Christians must not sink back into political passivity now the general election has come and gone, Nola Leach, chief executive of charity CARE has said.
Following the surprise majority Conservative win in a closely contested election, she applauded the work of churches in getting their members involved in politics.
Some 69 per cent of the adult population voted — slightly higher than in 2010. Ms Leach said, ‘What we witnessed during the election campaign in terms of church involvement was exciting’. At a time of great political indifference, ‘[it] is a stunning riposte to those who say the church has tuned out completely from politics.
‘But my concern is, now the election is over, Christians face the very real temptation to slip back into a form of political passivity and it is absolutely essential we resist this temptation. The challenges we face as a nation, as Christians, and as a part of our wider society, are enormous’.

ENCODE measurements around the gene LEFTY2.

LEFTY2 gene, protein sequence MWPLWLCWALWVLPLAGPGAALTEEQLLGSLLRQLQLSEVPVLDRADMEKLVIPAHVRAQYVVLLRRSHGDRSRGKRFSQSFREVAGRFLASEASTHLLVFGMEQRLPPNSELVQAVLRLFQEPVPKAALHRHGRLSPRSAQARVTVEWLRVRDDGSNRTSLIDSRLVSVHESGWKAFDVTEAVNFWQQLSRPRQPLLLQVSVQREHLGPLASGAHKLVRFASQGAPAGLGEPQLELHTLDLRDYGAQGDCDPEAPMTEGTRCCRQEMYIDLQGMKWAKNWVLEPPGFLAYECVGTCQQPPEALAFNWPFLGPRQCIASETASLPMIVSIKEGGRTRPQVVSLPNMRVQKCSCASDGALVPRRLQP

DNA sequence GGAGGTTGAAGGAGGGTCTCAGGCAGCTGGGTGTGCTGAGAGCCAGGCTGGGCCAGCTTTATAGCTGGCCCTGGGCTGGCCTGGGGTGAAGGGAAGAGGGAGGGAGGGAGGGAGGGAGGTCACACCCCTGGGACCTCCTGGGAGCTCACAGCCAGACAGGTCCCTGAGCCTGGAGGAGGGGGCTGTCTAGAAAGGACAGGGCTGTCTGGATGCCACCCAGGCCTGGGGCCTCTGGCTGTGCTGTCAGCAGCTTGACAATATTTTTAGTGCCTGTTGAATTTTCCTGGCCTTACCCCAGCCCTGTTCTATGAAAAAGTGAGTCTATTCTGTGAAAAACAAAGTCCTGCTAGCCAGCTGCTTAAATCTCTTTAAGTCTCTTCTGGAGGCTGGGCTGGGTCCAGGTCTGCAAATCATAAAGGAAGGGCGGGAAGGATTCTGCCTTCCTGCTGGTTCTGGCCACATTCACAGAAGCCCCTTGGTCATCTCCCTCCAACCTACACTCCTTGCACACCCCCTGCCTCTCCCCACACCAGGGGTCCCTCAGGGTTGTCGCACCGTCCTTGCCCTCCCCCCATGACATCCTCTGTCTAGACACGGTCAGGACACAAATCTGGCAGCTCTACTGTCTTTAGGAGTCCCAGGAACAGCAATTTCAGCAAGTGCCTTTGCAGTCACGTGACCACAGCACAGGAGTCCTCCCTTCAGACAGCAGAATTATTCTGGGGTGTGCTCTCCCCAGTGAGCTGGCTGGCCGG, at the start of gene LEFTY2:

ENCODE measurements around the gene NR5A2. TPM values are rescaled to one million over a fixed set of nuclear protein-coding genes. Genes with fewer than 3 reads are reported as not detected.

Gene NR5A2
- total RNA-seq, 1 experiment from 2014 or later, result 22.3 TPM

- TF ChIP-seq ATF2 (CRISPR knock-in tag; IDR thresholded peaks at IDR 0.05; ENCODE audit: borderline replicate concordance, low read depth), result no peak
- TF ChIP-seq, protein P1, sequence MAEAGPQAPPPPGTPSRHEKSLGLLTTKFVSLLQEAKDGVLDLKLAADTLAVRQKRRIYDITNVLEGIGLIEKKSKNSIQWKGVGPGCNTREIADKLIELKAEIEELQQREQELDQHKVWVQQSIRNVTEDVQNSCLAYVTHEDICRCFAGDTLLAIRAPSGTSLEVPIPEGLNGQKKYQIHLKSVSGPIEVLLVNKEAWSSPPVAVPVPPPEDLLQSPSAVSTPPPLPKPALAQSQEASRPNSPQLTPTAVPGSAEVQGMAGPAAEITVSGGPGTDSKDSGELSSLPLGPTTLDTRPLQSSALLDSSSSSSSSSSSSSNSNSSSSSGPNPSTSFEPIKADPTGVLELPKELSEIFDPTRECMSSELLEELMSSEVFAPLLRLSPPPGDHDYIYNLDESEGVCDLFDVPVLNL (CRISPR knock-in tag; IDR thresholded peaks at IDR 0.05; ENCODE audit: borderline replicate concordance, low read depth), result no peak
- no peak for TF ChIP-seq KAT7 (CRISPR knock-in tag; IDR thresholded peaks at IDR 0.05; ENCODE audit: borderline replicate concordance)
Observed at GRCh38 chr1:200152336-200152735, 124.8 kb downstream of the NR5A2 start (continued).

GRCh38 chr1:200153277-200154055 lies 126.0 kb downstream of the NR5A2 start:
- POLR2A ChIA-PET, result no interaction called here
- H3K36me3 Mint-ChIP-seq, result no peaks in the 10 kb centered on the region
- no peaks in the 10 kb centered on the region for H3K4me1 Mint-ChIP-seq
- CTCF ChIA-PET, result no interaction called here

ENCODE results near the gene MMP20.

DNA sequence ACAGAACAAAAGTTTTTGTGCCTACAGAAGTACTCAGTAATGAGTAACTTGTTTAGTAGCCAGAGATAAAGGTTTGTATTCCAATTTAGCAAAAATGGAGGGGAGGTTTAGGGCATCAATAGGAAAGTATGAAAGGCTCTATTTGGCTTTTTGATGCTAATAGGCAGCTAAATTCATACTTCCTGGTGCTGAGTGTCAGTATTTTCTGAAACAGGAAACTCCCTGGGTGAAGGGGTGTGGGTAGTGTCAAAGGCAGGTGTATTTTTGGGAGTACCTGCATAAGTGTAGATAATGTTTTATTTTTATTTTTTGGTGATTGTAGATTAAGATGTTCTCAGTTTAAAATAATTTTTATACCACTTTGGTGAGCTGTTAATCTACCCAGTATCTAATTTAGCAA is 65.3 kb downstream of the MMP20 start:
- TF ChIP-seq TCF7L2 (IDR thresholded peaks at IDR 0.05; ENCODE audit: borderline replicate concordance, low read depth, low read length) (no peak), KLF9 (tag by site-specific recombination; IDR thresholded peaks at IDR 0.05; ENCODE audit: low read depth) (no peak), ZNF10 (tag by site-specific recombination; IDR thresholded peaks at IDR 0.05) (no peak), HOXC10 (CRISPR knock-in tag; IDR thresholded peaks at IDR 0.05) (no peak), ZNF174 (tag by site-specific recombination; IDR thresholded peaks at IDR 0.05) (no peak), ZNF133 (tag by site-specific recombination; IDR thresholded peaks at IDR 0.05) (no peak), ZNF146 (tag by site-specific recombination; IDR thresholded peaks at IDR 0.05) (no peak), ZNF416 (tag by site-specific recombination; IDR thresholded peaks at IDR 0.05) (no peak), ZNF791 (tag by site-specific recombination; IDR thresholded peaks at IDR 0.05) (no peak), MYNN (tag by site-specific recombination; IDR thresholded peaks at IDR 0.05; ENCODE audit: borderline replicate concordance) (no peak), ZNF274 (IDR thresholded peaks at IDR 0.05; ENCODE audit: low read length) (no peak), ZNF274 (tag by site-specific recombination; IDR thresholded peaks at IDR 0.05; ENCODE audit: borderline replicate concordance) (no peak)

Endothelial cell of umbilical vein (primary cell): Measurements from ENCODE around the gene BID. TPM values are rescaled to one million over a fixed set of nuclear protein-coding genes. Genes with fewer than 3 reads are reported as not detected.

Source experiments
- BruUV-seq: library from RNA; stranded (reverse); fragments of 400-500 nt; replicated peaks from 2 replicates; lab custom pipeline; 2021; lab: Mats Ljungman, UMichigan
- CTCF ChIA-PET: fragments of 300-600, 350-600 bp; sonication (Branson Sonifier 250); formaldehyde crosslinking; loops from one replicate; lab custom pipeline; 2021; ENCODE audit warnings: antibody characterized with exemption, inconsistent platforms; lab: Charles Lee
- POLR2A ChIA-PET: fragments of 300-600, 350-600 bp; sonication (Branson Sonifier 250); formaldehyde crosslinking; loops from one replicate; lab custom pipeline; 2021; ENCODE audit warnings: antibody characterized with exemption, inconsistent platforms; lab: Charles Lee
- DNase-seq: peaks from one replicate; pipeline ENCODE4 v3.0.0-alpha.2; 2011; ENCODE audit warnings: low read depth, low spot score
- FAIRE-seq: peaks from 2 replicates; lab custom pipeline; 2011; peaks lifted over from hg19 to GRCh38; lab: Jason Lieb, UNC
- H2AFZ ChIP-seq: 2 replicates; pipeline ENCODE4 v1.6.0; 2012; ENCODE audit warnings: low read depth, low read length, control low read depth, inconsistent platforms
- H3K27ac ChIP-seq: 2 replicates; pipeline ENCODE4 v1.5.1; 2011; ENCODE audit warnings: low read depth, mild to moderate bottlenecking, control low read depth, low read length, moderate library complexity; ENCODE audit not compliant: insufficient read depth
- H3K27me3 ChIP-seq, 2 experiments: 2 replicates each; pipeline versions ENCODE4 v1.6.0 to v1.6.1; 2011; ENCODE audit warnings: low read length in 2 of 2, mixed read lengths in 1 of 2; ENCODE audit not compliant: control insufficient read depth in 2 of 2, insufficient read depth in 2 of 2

Her words were matched by those of Steve Clifford, general director of the Evangelical Alliance, who called on Christians to ‘look beyond the party differences that divided us when we voted and work together for the future’.
He said, ‘Our new government has the opportunity to demonstrate the trust that has been placed in them. I hope we can see faith restored in politicians and in the wider political system. Protecting religious freedom and helping the poorest in society were the two issues that had the greatest impact on evangelical voters at this election.
‘The Alliance will continue to work with MPs and the government to press for a concerted effort to protect religious freedom and help those in greatest poverty. We will hold politicians to account for the promises they made in these areas and others during the campaign’.
We should pray for and support our politicians, as well as call them to account for the policies they make.